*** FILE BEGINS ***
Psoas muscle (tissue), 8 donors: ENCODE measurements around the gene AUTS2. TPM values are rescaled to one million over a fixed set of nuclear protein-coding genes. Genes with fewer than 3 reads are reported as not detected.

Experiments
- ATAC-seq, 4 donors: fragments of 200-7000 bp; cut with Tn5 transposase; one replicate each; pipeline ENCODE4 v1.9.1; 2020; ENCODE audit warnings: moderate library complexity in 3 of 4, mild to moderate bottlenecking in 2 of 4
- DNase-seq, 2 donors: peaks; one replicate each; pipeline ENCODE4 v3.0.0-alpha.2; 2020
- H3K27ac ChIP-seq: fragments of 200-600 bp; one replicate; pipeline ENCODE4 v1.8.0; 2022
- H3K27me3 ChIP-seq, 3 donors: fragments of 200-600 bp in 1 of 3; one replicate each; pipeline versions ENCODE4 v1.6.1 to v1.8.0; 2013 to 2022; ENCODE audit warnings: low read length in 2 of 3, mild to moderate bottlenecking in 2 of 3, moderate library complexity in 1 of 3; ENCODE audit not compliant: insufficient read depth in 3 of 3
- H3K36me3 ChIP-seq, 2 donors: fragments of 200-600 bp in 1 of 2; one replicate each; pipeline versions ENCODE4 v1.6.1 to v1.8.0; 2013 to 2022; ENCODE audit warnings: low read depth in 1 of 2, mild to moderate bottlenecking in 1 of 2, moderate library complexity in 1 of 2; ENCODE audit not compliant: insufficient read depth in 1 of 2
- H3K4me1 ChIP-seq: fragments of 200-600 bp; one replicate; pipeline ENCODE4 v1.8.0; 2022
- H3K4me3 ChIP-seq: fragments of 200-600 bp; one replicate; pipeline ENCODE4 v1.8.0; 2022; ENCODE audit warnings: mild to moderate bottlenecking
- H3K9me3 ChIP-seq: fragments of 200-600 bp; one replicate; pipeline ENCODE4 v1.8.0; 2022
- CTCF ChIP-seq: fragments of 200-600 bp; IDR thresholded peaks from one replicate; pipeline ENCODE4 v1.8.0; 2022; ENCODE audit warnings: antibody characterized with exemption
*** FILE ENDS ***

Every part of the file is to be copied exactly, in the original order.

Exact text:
Psoas muscle (tissue), 8 donors: ENCODE measurements around the gene AUTS2. TPM values are rescaled to one million over a fixed set of nuclear protein-coding genes. Genes with fewer than 3 reads are reported as not detected.

Experiments
- ATAC-seq, 4 donors: fragments of 200-7000 bp; cut with Tn5 transposase; one replicate each; pipeline ENCODE4 v1.9.1; 2020; ENCODE audit warnings: moderate library complexity in 3 of 4, mild to moderate bottlenecking in 2 of 4
- DNase-seq, 2 donors: peaks; one replicate each; pipeline ENCODE4 v3.0.0-alpha.2; 2020
- H3K27ac ChIP-seq: fragments of 200-600 bp; one replicate; pipeline ENCODE4 v1.8.0; 2022
- H3K27me3 ChIP-seq, 3 donors: fragments of 200-600 bp in 1 of 3; one replicate each; pipeline versions ENCODE4 v1.6.1 to v1.8.0; 2013 to 2022; ENCODE audit warnings: low read length in 2 of 3, mild to moderate bottlenecking in 2 of 3, moderate library complexity in 1 of 3; ENCODE audit not compliant: insufficient read depth in 3 of 3
- H3K36me3 ChIP-seq, 2 donors: fragments of 200-600 bp in 1 of 2; one replicate each; pipeline versions ENCODE4 v1.6.1 to v1.8.0; 2013 to 2022; ENCODE audit warnings: low read depth in 1 of 2, mild to moderate bottlenecking in 1 of 2, moderate library complexity in 1 of 2; ENCODE audit not compliant: insufficient read depth in 1 of 2
- H3K4me1 ChIP-seq: fragments of 200-600 bp; one replicate; pipeline ENCODE4 v1.8.0; 2022
- H3K4me3 ChIP-seq: fragments of 200-600 bp; one replicate; pipeline ENCODE4 v1.8.0; 2022; ENCODE audit warnings: mild to moderate bottlenecking
- H3K9me3 ChIP-seq: fragments of 200-600 bp; one replicate; pipeline ENCODE4 v1.8.0; 2022
- CTCF ChIP-seq: fragments of 200-600 bp; IDR thresholded peaks from one replicate; pipeline ENCODE4 v1.8.0; 2022; ENCODE audit warnings: antibody characterized with exemption